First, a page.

That’s Not ‘Proof’

That’s Not ‘Proof’

In part 1 we did a general overview of the UpCoach process, in part 2 we discussed the difference between acute and chronic training load.  Here, in part 3 of the overview series, we’ll discuss the importance of evidence based decision making.

 

I get asked on a regular basis,  “Ray, what do you think about this study???  Yes or No???”   My response has become…stop thinking like that!  It’s not a ‘yes’ or ‘no’ question!  What do I mean?

 

First, if you’re coaching, then you have more in common with an engineer than a scientist. That means, you don’t care about epistemic assumptions or scientific theories…all you care about are real world changes (clinical relevance) and how to maximize results for your clients.  You’re looking for useful tools.

 

If you’re reading articles to find useful tools, then you have to filter out the ‘less useful’ literature.  Start with these ideas.   Is what you’re reading a useful tool for an individual you’re working with (real world relevance)?  Secondly, is what you’re reading ‘proof’?  (Does it present a strong case for cause and effect?)

 

If you want to be in the world of reading  ‘science’ that has the potential to be useful for you, then the content you read should be:

 

  1. Boring to a scientist.
  2. Based on empirical observations of real world outcomes (think 1RM instead of ‘bioavailability’).
  3. Able to describe the methods that were used to achieve the outcome of interest (1RM) in a way that is attainable in your gym, that is, exactly how to achieve the desired goal (outcome of interest).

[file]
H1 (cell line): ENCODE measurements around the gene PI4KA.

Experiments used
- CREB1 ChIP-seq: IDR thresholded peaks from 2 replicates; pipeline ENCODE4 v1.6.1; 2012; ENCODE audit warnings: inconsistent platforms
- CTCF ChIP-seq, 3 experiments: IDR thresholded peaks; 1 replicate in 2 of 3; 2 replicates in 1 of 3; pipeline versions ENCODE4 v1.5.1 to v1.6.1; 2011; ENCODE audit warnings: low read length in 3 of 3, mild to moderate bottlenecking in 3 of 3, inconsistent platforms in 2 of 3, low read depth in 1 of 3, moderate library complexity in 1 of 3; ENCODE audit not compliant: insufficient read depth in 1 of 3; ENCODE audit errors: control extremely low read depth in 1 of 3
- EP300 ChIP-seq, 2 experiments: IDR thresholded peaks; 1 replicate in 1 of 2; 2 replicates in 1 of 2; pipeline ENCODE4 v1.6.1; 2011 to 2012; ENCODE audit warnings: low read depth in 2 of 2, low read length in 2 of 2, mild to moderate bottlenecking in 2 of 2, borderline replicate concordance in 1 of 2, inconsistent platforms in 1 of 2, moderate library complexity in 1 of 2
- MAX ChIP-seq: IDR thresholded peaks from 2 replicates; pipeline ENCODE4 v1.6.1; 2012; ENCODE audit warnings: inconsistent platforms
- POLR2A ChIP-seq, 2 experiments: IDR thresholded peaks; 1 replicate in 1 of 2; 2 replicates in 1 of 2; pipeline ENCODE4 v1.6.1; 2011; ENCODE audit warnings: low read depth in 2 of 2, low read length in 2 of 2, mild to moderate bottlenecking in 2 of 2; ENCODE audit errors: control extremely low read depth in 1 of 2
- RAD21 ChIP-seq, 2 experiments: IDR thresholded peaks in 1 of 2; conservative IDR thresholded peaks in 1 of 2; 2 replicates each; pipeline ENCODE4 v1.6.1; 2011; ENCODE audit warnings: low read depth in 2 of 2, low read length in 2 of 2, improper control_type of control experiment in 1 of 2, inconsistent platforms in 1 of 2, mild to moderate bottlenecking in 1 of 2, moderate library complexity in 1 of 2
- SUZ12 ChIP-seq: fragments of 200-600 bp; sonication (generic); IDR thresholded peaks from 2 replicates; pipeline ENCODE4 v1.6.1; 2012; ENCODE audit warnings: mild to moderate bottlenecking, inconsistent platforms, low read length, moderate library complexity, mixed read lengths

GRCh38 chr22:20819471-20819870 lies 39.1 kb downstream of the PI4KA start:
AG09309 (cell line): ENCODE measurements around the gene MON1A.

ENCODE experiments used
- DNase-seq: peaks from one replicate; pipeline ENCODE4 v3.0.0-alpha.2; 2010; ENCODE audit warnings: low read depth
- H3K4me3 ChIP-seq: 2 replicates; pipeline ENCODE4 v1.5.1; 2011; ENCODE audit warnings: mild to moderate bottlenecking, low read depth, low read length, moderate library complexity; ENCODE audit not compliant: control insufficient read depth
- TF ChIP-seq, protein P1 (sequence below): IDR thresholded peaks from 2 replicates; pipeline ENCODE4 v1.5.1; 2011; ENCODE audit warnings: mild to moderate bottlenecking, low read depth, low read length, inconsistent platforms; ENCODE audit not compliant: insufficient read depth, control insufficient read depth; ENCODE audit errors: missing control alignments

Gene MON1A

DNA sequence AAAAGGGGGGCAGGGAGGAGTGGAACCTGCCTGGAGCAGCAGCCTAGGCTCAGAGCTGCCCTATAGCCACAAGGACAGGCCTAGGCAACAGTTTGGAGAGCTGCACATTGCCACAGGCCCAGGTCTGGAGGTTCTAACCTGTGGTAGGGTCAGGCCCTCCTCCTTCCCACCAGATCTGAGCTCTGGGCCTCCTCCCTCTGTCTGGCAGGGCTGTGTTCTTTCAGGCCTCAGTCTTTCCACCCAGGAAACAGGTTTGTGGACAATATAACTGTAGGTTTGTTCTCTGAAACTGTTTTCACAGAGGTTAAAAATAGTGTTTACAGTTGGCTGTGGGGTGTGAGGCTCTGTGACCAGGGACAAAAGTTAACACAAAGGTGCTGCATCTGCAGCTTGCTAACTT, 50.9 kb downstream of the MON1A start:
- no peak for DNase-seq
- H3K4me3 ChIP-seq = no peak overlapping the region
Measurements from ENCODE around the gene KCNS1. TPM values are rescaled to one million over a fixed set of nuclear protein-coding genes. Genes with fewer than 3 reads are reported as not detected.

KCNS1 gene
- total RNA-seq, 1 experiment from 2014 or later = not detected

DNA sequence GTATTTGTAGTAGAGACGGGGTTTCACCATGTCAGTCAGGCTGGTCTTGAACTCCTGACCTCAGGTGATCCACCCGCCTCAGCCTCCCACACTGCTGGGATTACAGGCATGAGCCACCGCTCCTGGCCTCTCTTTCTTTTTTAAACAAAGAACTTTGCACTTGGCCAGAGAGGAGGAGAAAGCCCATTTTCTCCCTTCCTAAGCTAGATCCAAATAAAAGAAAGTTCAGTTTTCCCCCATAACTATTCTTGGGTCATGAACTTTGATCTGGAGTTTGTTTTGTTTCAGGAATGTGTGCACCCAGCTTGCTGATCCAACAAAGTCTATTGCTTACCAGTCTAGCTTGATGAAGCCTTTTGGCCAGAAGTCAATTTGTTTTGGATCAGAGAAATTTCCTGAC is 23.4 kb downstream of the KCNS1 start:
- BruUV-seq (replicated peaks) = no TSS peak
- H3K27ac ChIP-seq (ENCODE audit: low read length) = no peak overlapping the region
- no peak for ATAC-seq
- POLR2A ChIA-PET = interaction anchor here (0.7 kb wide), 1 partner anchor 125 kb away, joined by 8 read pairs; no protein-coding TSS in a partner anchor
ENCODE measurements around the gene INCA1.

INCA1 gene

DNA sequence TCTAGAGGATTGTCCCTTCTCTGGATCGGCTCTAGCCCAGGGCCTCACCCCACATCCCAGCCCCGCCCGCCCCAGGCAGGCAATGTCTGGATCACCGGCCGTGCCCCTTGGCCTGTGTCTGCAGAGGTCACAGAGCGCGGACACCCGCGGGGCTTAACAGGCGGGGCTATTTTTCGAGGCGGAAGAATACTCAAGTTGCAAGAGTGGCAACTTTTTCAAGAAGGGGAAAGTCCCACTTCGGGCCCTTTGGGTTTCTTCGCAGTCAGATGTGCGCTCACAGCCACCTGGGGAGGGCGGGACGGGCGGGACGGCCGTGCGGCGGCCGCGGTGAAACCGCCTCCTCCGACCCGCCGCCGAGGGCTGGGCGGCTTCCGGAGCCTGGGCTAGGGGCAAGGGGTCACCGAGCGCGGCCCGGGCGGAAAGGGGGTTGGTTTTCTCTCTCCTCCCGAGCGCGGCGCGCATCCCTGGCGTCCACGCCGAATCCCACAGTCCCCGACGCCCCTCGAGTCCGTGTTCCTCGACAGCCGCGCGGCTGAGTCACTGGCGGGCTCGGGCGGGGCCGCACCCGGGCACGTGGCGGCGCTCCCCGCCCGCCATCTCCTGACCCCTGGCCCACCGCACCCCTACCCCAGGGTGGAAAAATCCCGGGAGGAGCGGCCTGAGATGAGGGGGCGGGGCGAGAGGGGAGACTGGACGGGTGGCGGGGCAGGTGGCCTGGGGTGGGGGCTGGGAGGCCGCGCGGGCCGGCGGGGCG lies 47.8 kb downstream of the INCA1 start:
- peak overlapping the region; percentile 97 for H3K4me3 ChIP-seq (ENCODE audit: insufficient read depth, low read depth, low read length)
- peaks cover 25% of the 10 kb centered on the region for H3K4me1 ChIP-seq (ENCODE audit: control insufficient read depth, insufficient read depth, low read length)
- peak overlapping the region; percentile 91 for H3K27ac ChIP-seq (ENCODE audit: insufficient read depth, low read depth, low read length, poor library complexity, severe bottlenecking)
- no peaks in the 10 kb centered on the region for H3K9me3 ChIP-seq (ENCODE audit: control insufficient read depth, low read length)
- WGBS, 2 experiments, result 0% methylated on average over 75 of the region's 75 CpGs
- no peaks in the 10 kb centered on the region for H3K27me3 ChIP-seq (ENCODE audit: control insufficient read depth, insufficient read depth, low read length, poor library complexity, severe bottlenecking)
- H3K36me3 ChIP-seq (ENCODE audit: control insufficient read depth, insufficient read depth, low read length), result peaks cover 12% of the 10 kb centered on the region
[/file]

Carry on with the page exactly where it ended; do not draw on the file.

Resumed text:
4. A randomized control trial/systematic review that has the potential to demonstrate a cause and effect relationship as opposed to an observational study…which is only useful for generating an hypothesis (something you, as a coach, don’t have time to care about).

 

It’s hard to get into this game at first, but once you get the flywheel spinning, you’ll never look back.

 

Want a quick test to see where you stack up in the world of ‘useful proof’?  Read the following article and try to answer the following questions. I’ll attach a cheat sheet for you at the bottom.

 

Is this article ‘proof’ in your books?

 

Does an article like this get you excited and get you to start making claims of ‘research shows…’?

 

Did you see any problems with this article?

 

Have a read, tell me what you think, and then we’ll run it through the UpCoach filter.

 

Crossfit: The Cure For The Modern Plague

 

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